May 14, 08
HelioVolt’s New Process Makes Thin Film Solar Cells in 6 Minutes

In results presented at the IEEE Photovoltaic Specialists Conference, HelioVolt Corporation announces that its proprietary FASST® reactive transfer printing process has produced thin film solar cells with 12.2 percent conversion efficiencies in a record setting six minutes. The efficiencies place HelioVolt’s Copper Indium Gallium Selenide (CIGS) devices among the highest performing solar thin film products on the market today. HelioVolt is currently optimizing FASST for further efficiency gains and scaling up the process to begin commercial manufacture of thin film solar modules and building integrated solar products.

“In the lab, CIGS is already achieving the highest efficiencies of any thin film solar material. The challenge of course is transferring that efficiency to a high throughput, high yield, low cost process capable of delivering gigawatts worth of quality commercial product,” said Dr. BJ Stanbery, CEO and founder of HelioVolt. “We view these high-performance results as an indicator of FASST’s potential to meet that need. We’re already producing CIGS devices that are comparable with the highest efficiency thin film products on the market today, and we still see plenty of room to improve from here.”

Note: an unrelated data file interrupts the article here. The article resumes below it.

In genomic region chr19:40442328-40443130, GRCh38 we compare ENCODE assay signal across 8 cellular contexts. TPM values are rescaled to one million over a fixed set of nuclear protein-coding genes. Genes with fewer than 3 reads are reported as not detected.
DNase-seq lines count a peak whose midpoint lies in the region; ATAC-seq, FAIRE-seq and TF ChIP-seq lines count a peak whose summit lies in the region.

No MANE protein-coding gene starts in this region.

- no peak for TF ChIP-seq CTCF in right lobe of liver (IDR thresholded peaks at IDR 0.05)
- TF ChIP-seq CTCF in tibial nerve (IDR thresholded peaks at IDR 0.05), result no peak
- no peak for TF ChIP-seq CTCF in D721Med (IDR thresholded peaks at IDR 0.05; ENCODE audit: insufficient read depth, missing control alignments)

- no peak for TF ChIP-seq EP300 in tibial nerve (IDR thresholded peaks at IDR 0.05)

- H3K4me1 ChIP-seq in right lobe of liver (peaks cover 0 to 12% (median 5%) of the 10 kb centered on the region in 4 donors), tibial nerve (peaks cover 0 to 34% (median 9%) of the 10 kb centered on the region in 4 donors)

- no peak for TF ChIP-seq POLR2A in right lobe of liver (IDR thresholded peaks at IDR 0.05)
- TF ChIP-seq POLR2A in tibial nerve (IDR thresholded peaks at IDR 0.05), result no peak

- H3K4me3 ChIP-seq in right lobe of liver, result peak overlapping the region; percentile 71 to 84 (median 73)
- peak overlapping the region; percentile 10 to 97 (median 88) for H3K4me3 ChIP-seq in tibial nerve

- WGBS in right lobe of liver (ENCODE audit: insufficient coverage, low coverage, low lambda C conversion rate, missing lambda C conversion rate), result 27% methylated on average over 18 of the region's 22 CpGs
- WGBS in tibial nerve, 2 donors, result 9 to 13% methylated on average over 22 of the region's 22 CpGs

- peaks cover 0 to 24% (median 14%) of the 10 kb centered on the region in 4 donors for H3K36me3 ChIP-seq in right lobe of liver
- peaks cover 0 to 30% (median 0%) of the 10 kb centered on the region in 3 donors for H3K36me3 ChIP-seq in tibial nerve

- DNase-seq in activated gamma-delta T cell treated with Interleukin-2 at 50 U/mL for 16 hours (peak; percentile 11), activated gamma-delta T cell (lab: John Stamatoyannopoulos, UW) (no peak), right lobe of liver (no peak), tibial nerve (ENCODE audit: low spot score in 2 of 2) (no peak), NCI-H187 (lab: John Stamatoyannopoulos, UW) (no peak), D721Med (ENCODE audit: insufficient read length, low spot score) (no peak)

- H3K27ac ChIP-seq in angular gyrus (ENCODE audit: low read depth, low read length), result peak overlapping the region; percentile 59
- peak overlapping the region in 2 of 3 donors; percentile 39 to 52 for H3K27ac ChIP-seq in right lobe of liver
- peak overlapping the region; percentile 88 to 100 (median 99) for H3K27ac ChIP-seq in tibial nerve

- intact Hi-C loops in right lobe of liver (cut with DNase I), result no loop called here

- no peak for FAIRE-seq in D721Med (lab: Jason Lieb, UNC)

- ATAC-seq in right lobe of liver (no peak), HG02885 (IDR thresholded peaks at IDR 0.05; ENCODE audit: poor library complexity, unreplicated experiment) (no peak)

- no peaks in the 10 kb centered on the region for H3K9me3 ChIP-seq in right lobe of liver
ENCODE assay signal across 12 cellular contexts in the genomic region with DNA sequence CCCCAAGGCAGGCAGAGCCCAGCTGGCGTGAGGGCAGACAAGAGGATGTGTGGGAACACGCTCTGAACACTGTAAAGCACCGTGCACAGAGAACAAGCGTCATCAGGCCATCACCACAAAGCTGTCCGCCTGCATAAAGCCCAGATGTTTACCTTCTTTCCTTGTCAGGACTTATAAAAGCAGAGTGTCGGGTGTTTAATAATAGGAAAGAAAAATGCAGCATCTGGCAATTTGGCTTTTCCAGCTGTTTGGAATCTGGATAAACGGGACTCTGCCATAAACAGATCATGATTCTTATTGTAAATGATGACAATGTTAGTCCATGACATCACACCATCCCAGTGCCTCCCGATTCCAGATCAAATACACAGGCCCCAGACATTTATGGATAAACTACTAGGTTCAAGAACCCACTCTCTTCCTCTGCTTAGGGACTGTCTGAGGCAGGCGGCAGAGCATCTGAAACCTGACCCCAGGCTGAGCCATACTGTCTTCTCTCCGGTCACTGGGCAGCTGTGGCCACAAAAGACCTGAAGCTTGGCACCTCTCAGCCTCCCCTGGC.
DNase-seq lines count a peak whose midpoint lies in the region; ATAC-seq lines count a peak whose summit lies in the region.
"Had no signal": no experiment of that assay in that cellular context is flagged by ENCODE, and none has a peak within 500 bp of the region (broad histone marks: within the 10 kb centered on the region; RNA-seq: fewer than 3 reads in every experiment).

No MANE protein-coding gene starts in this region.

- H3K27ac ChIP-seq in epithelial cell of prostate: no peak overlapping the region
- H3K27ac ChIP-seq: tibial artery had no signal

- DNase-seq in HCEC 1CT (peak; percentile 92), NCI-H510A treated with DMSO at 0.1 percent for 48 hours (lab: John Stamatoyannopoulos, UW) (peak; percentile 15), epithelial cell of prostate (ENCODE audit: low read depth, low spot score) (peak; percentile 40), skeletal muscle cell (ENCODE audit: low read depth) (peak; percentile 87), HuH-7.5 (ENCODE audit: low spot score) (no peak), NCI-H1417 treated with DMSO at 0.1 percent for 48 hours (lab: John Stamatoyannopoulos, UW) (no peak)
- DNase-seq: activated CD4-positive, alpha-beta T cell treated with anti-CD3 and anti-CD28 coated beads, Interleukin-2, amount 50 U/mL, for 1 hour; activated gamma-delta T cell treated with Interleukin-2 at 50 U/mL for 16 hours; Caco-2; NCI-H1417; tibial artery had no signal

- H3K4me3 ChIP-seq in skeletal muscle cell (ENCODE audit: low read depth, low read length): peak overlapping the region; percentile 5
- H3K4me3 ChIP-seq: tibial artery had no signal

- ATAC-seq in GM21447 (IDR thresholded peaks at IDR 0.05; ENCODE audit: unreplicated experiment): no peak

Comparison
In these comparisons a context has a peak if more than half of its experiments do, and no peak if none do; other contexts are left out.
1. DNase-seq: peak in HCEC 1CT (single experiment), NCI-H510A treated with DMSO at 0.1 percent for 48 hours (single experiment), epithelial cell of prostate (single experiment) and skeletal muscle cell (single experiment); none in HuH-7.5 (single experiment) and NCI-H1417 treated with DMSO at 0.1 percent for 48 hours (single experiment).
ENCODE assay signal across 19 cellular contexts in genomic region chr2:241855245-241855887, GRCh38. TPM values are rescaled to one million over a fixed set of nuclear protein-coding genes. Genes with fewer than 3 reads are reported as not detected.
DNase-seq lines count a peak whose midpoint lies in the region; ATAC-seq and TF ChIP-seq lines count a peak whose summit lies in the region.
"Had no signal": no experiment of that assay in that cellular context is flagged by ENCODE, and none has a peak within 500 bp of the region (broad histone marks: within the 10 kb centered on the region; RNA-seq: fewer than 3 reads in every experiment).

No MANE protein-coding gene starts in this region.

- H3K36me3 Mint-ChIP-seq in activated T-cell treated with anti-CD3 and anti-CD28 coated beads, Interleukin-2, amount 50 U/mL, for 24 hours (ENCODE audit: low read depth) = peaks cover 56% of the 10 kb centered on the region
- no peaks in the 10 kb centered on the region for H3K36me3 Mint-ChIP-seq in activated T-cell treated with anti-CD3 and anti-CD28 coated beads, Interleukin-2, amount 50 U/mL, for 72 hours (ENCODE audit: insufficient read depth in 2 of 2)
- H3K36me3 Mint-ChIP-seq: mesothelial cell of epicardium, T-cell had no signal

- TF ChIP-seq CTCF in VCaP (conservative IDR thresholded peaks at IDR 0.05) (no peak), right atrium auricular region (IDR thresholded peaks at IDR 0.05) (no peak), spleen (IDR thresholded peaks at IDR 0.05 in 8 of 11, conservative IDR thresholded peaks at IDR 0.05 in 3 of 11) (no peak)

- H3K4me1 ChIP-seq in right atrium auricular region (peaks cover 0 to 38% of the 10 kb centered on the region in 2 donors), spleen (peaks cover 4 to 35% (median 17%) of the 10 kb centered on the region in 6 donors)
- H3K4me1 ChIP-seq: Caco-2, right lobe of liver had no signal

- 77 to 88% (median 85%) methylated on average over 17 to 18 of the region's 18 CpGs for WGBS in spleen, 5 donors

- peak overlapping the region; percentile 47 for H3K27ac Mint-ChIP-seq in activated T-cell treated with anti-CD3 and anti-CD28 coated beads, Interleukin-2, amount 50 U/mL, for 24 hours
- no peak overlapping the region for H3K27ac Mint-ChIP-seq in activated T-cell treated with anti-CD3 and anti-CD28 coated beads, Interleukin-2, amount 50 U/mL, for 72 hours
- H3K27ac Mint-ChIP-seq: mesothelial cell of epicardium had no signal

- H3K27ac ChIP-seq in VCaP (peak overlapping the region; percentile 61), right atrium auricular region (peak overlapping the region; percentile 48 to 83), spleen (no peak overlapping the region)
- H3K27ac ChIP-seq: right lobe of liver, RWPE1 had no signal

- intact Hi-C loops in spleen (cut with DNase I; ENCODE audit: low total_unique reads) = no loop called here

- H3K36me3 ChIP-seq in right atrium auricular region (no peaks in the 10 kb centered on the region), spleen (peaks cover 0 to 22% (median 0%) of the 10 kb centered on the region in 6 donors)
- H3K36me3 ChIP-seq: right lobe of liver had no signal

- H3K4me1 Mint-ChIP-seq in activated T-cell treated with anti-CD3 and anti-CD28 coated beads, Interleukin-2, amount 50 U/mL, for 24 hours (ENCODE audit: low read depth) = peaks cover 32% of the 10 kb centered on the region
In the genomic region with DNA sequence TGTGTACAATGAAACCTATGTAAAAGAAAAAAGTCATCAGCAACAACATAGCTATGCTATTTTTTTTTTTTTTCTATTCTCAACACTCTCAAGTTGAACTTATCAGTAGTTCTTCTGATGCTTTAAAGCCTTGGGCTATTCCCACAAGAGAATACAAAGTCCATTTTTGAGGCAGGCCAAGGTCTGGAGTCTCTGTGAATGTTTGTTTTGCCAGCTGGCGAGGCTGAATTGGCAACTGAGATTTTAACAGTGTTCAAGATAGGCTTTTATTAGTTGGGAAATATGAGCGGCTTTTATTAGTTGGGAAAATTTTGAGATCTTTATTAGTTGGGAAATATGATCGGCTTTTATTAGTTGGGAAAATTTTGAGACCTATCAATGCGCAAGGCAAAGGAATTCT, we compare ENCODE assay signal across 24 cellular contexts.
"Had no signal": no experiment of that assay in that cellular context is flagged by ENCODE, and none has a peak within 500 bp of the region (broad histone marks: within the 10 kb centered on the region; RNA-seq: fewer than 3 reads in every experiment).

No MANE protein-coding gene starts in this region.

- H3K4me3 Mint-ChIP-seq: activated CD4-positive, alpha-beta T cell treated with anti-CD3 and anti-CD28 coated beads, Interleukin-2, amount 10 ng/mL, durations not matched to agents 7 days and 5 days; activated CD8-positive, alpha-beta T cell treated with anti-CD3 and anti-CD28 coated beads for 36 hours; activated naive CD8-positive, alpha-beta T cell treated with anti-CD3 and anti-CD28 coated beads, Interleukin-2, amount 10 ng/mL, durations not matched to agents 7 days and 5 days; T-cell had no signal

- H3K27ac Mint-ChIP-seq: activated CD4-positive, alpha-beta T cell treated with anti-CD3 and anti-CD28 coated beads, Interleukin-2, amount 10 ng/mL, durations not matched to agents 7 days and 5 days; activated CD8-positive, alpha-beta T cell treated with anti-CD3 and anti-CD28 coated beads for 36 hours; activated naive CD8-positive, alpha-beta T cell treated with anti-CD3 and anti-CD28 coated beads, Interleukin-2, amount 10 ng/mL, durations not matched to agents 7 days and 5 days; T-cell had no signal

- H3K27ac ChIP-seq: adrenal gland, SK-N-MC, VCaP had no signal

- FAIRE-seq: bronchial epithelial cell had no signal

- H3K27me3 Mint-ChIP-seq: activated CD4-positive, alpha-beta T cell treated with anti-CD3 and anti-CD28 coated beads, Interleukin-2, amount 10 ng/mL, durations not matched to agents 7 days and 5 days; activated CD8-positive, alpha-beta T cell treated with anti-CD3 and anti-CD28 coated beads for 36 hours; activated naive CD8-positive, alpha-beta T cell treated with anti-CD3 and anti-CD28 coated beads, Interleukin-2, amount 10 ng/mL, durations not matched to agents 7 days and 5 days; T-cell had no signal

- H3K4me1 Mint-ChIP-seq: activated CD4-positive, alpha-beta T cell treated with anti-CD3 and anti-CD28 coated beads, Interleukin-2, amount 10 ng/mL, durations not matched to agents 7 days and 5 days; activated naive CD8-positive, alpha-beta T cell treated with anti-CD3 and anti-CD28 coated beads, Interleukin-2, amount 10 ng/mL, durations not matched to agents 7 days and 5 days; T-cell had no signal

Thin film technologies aim to lower the cost of photovoltaic (PV) products by reducing the amount of material required to produce electricity from the sun. HelioVolt’s FASST process further reduces costs by manufacturing CIGS thin film products ten to one hundred times more rapidly than competitive processes including co-evaporation and two-stage selenization. Confirmed by independent testing at Colorado State University, the high-throughput printing process delivers a uniform photovoltaic cell with high conversion efficiency, or percentage of sun energy the device converts into electricity. HelioVolt’s 12.2 percent efficiency devices consisted of CIGS photovoltaic thin film layer applied to a glass substrate. The FASST process can also be used to print high efficiency, low-cost thin film material directly on glass substrates for solar modules or onto building products including architectural glass and roofing tiles.